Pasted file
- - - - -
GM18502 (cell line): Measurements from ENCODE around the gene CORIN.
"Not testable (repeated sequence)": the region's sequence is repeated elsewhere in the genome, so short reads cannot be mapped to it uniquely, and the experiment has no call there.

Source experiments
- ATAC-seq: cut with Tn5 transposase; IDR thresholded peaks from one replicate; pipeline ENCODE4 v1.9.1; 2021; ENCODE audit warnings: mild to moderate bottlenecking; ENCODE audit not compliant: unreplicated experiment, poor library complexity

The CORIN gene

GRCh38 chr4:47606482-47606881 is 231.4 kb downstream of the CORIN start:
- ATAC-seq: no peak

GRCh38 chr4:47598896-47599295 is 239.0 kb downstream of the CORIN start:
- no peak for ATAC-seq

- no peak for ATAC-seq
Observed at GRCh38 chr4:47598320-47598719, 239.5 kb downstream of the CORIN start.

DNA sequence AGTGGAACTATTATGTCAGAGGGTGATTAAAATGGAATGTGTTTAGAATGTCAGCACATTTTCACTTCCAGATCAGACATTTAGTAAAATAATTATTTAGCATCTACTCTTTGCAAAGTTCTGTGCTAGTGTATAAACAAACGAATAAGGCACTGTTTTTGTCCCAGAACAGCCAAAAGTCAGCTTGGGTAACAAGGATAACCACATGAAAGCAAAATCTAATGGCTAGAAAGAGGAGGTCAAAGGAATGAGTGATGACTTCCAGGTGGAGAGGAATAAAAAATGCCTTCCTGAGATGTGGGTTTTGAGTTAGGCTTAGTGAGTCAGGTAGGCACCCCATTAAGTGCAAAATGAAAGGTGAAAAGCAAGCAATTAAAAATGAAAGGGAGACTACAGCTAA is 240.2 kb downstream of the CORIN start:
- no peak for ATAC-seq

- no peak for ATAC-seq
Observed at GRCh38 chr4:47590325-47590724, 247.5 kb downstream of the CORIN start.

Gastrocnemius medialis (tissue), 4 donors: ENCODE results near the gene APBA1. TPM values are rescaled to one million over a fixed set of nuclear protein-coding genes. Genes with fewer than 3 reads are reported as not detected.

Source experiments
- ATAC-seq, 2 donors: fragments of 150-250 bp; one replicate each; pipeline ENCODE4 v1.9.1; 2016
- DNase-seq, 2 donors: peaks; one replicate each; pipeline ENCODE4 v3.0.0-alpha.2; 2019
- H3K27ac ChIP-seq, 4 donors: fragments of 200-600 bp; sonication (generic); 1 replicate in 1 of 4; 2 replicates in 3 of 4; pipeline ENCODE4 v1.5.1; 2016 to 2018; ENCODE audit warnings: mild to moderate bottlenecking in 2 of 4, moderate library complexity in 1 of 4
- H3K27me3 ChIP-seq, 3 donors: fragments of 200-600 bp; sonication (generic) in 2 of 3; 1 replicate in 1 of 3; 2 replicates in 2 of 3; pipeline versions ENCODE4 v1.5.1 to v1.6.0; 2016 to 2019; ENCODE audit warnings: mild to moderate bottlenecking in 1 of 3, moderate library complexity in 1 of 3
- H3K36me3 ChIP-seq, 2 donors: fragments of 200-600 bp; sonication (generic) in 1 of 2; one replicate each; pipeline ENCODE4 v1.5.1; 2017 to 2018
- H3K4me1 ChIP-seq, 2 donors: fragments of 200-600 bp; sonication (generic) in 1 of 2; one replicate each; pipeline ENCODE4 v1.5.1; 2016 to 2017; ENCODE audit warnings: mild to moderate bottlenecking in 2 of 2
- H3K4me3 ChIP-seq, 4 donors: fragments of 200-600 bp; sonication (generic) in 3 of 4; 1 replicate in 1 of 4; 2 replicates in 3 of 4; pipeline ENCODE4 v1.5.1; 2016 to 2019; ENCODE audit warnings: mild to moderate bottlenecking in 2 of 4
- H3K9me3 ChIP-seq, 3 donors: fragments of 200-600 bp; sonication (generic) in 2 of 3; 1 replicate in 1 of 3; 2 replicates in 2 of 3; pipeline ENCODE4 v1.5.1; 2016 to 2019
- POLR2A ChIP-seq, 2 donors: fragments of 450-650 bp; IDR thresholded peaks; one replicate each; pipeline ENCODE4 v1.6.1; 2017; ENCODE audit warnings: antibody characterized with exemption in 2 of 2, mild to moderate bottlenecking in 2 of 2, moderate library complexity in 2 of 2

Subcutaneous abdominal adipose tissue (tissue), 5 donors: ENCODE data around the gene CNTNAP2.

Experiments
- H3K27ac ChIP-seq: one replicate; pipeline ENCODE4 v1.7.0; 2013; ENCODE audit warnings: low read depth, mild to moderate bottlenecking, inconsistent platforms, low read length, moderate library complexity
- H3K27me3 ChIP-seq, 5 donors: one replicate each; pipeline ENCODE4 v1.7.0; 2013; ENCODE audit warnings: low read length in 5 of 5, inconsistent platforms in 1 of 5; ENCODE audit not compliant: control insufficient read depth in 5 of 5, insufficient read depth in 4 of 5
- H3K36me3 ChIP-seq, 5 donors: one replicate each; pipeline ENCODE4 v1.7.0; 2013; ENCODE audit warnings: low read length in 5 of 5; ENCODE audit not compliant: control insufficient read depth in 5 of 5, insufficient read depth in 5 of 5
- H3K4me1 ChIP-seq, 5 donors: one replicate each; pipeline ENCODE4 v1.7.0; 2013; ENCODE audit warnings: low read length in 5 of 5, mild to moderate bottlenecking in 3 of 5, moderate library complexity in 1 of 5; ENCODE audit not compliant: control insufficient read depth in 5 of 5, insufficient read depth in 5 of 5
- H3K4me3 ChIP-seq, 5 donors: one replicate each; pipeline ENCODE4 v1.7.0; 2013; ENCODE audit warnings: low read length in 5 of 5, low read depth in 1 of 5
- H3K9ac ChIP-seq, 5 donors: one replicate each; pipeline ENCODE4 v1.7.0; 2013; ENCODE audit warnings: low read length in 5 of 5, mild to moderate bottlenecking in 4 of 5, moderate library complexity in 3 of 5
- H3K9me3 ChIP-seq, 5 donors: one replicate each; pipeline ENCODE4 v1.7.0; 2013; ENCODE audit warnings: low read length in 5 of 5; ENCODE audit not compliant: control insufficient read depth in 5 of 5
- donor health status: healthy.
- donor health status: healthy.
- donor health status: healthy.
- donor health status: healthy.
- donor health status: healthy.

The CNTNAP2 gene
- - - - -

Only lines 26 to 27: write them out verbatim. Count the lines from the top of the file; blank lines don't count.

- POLR2A ChIP-seq, 2 donors: fragments of 450-650 bp; IDR thresholded peaks; one replicate each; pipeline ENCODE4 v1.6.1; 2017; ENCODE audit warnings: antibody characterized with exemption in 2 of 2, mild to moderate bottlenecking in 2 of 2, moderate library complexity in 2 of 2

Subcutaneous abdominal adipose tissue (tissue), 5 donors: ENCODE data around the gene CNTNAP2.